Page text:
I was on the show talking about periods with Cheryl and had a brilliant time discussing the extremely important issues around period shame. I wasn’t uncomfortable at any point, and as a practitioner in menstrual health I am definitely unashamed about talking about periods on a public platform. Cheryl – you’re amazing, and what you do for oppressed genders is fantastic. Keep up the brilliant work and I look forward to working with you in the future.

    1. That’s an interesting observation. I am legally female, am read socially as female most of the time, and much of my biology is female, hence my interest in estrogen and its effects.

      However, I don’t purport to give advice on these issues. I can offer my personal experience of HRT, and I can point people at experts who know more than me. I certainly wouldn’t presume to give medical advice.

      On which subject, one of the major issues discussed on Saturday was the lack of knowledge and unwillingness to discuss women’s health issues on the part of male GPs. The women who attended the event seemed keen that men should know more, and if professionally trained should dispense advice.

      1. you are definitely not read as female socially. You are most definitely considered a trans woman aka male.

        1. How do you know? Do you follow me around with a camera assessing my interactions with other people? That would be very creepy.

          Or are you just coming here to insult me? Because I don’t have time for that. I have way to much work to do fighting for feminism and LGBT+ rights. I’m not going to waste any more time on your abuse.

  3. Cheryl, just stopping by to say I can’t imagine why I or anyone else should have any problem discussing periods, menopause or anything else with you.
    A) You’re female and
    B) Talking to anybody about these things is indeed the point. If we keep treating it like an embarrassing secret to the extent that we can’t even discuss it with a trans woman with whom we can exchange HRT experiences, then that’s exactly how it will stay.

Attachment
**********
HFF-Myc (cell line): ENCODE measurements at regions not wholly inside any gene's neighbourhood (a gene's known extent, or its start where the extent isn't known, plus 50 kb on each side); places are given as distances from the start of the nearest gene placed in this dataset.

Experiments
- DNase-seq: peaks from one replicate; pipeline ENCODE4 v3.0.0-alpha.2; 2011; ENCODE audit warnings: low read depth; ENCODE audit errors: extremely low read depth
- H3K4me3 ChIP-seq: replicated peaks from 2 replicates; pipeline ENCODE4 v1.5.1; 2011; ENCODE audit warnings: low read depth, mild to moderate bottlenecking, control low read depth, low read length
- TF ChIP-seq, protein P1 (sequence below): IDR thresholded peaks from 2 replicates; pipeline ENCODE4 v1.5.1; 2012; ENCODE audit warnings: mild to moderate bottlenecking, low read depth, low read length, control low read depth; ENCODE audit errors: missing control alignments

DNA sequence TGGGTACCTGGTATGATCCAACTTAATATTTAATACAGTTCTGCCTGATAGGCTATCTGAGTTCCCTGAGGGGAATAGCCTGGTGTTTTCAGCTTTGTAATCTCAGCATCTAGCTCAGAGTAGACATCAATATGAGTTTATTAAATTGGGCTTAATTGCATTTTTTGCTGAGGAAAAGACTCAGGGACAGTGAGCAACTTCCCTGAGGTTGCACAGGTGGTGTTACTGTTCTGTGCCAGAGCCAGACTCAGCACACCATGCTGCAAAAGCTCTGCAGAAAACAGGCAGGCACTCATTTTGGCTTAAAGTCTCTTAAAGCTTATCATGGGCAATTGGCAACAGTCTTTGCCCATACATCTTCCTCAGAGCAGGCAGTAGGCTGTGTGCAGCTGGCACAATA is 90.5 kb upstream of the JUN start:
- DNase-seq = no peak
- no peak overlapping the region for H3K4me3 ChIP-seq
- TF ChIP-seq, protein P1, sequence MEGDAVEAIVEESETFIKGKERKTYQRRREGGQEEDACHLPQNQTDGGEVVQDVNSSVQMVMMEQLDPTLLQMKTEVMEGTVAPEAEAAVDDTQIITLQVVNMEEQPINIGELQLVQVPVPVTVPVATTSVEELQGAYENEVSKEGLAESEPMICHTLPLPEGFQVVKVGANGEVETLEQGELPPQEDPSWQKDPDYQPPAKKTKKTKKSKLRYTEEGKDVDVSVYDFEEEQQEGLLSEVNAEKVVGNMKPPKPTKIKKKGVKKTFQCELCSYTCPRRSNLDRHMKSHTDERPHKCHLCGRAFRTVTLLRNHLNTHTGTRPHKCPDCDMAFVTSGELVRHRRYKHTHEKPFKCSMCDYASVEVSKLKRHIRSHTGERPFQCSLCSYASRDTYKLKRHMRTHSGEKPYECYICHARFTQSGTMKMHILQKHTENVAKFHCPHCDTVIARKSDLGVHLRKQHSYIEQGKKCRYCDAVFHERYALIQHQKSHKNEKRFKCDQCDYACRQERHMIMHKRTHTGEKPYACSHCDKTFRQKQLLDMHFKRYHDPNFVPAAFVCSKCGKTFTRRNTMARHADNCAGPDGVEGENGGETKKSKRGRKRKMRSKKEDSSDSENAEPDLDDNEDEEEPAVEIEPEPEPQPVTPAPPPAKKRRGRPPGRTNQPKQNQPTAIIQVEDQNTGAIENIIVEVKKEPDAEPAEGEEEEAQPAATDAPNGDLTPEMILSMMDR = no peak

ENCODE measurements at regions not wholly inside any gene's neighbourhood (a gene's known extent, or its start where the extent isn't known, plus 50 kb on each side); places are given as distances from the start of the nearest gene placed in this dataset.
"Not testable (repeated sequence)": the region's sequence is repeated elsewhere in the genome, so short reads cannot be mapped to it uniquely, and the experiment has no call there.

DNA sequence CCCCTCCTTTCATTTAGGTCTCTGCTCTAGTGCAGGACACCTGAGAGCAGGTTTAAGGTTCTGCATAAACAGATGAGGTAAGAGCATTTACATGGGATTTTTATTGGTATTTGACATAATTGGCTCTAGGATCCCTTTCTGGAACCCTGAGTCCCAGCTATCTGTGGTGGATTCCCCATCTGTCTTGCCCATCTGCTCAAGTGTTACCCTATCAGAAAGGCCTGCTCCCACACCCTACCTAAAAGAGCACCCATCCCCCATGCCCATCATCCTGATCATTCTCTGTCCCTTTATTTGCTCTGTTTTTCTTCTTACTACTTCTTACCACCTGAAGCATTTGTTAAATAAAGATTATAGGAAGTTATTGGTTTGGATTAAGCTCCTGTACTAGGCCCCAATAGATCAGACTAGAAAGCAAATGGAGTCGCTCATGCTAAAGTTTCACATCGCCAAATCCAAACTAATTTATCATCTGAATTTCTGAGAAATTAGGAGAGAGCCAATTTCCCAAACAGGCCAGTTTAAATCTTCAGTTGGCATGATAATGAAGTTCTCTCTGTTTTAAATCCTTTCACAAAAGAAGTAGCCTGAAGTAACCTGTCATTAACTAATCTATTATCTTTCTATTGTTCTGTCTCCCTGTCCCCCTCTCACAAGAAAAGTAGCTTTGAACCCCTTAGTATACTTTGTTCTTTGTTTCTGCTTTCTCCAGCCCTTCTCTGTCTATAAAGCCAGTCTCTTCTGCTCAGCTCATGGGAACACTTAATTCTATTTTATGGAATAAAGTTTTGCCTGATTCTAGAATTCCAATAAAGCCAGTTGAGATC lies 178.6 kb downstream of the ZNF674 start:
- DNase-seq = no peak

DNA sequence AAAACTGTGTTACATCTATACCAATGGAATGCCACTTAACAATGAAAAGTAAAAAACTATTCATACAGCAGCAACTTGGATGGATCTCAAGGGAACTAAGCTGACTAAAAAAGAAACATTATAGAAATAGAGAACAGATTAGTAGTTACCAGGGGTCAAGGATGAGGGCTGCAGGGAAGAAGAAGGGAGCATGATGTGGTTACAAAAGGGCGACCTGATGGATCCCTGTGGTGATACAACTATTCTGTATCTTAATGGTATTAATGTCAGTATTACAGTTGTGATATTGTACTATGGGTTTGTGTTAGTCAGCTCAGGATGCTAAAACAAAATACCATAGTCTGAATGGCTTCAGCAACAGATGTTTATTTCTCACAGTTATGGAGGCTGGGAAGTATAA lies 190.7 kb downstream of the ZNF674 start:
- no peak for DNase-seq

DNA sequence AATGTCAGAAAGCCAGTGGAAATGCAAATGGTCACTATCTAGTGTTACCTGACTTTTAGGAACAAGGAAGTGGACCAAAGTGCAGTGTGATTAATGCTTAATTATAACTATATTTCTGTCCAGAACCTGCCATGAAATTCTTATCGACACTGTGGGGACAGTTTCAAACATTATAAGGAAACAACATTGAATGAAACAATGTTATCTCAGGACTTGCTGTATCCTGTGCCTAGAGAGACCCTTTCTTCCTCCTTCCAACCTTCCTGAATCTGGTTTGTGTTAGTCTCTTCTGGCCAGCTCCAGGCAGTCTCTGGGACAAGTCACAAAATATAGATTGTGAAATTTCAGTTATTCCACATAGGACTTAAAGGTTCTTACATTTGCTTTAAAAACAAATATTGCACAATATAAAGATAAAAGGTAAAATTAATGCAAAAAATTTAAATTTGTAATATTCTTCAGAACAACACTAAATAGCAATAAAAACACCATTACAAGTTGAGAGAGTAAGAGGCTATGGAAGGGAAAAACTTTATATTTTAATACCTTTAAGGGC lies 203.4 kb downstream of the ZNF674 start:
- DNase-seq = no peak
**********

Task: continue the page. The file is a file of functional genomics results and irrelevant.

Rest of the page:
Haters gunna hate. Keep fighting the good fight xxx

  4. I for one was very glad to see that multiple experiences of menopause and HRT were being discussed & am baffled by other responses. Thanks for sharing your thoughts – I couldn’t make it so it’s very interesting !

  5. I am writing as one of the organisers of “Our Menopauses: the Great Menopause Event” held last Saturday at City Hall in response to questions raised about the presence of Cheryl at it.

    The event welcomed those who were affected by menopause either because their ovaries no longer worked or they had had a surgical event and needed to take female hormones. We welcomed Cheryl to attend because she is a woman in midlife and she is a woman who has some expertise of living with HRT for nearly 25 years, including side effects and risks, that she is happy to share. As women’s menopausal experiences are so diverse, participants accepted her as another voice among the many.
    Although Cheryl wasn’t coming in her professional capacity – this event was for non-professionals – she has supported us in our work to reclaim the menopause by helping to spread the message that menopause is a really important and potentially powerful process which for too long has been denigrated, dreaded and diminished. We were pleased she could attend and I am not aware of anyone feeling unable to share their experiences with her. Indeed, why should they?

  6. I am Nikki, one of the other organisers and totally support Isabel’s views. Cheryl was invited and very welcome. Her experience of HRT and views on the menopause were another valid contribution to a very diverse and mutually respectful day.